DW’s Bogotá office increases objective news coverage in Latin America
With its new correspondents’ office in Bogotá, Colombia, DW will expand its coverage of important news and issues affecting countries across Latin and South America. The new office comes as DW’s television audience grows in the region along with DW’s Spanish-language online content generating more page views.
DW’s reporting in Latin America can offer unique coverage of issues that are not often discussed in local media such as state corruption or the oppression of indigenous peoples. As Colombia starts to find its way out of an ongoing civil conflict, DW can provide comprehensive and objective coverage of the peace process.
Along with Colombia, DW’s Bogotá correspondents will be providing coverage of news and events from Argentina, Brazil, Mexico, Peru and Venezuela. The office will be run by Ofelia Harms, a DW journalist from Mexico, who is a former DW trainee.
The president of Colombia, Juan Manuel Santos, welcomed DW in a Twitter post and wished DW success with its work.
DW’s Bogotá office builds on DW’s partner-based strategy in Latin America and will contribute to its continued success. There are currently over 800 DW partners across Latin America that carry and rebroadcast DW’s news and entertainment content.
Date2018-02-27 | 2:34
DW shows the world why ‘climate action needs media freedom’
At the COP23 in Bonn, DW raised awareness of the important role of media in informing the public about the complicated issues surrounding climate change. During the UN climate conference, DW Akademie held multiple workshops organized around the motto “climate action needs media freedom.”
During the conference dozens of journalists were invited to Bonn to connect with climate activists and other journalists from around the world to share ideas and expertise. Participants learned about how to report on climate change issues and increase coverage in affected regions.
DW Akademie emphasized how the media provides an essential platform for dialogue in finding sustainable solutions to social problems caused by climate change.
Ten journalists from pacific islands were trained by DW Akademie in advance of COP 23 to report on the conference for media outlets at home. Another multimedia training brought 13 journalists from the Fiji-Islands, Papa-New Guinea, Samoa and other pacific states to Bonn for an exchange of expertise on climate change reporting. Other workshops brought journalists from Somaliland, Myanmar Sudan, Namibia and Jordan.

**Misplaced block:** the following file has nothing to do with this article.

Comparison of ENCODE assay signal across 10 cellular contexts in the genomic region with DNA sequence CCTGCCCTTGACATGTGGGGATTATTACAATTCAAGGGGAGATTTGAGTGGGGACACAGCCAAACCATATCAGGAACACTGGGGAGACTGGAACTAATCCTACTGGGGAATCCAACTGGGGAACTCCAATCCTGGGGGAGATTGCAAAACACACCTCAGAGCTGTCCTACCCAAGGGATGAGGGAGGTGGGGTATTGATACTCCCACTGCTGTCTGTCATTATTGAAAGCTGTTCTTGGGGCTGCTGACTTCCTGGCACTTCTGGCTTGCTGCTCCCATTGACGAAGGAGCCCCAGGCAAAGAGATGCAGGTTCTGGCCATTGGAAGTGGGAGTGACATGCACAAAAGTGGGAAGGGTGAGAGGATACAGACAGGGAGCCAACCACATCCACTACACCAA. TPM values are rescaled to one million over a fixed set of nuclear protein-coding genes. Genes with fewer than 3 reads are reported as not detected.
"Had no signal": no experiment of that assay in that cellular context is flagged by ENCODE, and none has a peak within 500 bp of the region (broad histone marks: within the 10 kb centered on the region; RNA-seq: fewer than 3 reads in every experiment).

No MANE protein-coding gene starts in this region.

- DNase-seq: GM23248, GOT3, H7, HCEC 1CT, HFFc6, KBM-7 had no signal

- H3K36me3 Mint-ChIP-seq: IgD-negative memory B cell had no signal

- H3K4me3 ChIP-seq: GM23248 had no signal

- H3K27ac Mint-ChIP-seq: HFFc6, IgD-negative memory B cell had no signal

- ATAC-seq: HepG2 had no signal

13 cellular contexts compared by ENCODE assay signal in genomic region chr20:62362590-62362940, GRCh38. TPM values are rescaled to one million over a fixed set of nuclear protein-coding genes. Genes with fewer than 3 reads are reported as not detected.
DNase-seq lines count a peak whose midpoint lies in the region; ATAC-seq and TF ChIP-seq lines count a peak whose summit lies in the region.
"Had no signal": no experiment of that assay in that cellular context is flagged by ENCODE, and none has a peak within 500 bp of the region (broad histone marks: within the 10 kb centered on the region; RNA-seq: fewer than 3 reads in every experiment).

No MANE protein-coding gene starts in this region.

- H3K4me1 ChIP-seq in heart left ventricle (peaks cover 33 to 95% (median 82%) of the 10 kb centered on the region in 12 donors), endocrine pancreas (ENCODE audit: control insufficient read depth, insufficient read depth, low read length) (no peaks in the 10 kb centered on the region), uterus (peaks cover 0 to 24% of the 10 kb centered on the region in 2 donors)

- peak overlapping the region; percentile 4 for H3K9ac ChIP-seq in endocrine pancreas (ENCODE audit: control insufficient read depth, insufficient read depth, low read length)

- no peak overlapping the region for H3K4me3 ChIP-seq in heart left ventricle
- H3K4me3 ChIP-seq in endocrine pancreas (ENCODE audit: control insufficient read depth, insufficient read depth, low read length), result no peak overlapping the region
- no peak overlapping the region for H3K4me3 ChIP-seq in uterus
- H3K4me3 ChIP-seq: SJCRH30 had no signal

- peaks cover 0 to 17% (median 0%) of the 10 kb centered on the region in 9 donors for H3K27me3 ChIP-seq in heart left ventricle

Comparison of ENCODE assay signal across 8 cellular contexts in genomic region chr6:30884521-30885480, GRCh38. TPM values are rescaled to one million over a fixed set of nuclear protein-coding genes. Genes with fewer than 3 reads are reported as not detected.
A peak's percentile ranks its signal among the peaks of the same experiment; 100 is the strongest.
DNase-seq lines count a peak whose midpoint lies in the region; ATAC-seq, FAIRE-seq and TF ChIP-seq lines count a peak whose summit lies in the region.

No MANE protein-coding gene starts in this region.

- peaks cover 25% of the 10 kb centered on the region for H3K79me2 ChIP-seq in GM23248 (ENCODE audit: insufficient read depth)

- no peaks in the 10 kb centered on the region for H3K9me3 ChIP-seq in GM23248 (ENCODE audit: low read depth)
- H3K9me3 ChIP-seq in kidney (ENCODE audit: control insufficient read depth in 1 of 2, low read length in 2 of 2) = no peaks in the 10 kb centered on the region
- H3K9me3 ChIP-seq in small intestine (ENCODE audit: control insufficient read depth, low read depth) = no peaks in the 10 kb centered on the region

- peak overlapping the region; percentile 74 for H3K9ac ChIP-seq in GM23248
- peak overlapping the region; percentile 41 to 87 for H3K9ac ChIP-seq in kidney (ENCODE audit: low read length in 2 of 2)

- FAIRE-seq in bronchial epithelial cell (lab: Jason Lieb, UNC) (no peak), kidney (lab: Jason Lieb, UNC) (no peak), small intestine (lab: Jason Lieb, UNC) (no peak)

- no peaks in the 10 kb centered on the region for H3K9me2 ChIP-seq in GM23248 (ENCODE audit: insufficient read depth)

DW also launched a multimedia project called Kids4climate, which is intended to raise awareness of climate issues among children. It works by providing examples of activities that kids have initiated such as planting trees or organizing a “ride your bike to school” day. The videos also feature activities that kids and families can do together.
And on the sidelines of COP23, DW brought together the mayors of Pretoria in South Africa and Pittsburgh, Pennsylvania in the USA for a radio discussion broadcast on DW’s World in Progress. They spoke about similarities between their two cities in looking toward the future and shed light on how climate change is a problem that unites cities around the world.
The discussion provided an example of how the media can provide a platform for public officials to openly exchange ideas on how to make their communities more sustainable.
Date2017-11-22 | 12:15
DW is advancing digital activism in Nigeria
Social media and digital activism play a pivotal role in the media landscape of developing countries. DW’s blogging contest, Digital Heroes – Generation Nigeria, put a spotlight on Nigeria’s brightest young bloggers who care about the future of their country.
They contestants were asked to create a written, photographic or video project that addressed environmental issues in Nigeria. Over 400 entries were received. At an event in Lagos last week, the winners were honored and the grand prize was awarded to a photo project that profiled widespread oil pollution in Nigeria’s Niger River Delta.
Social media has become indispensible for Nigerian youth and beyond being used a social tool, it is now growing into a social force. The winner of the contest, Solomon Sodeinde, said that social media is the most effective way to raise awareness amongst youth. His project on the Niger River Delta serves as an example of the power that can be placed in the hands of active young people who see problems in their societies.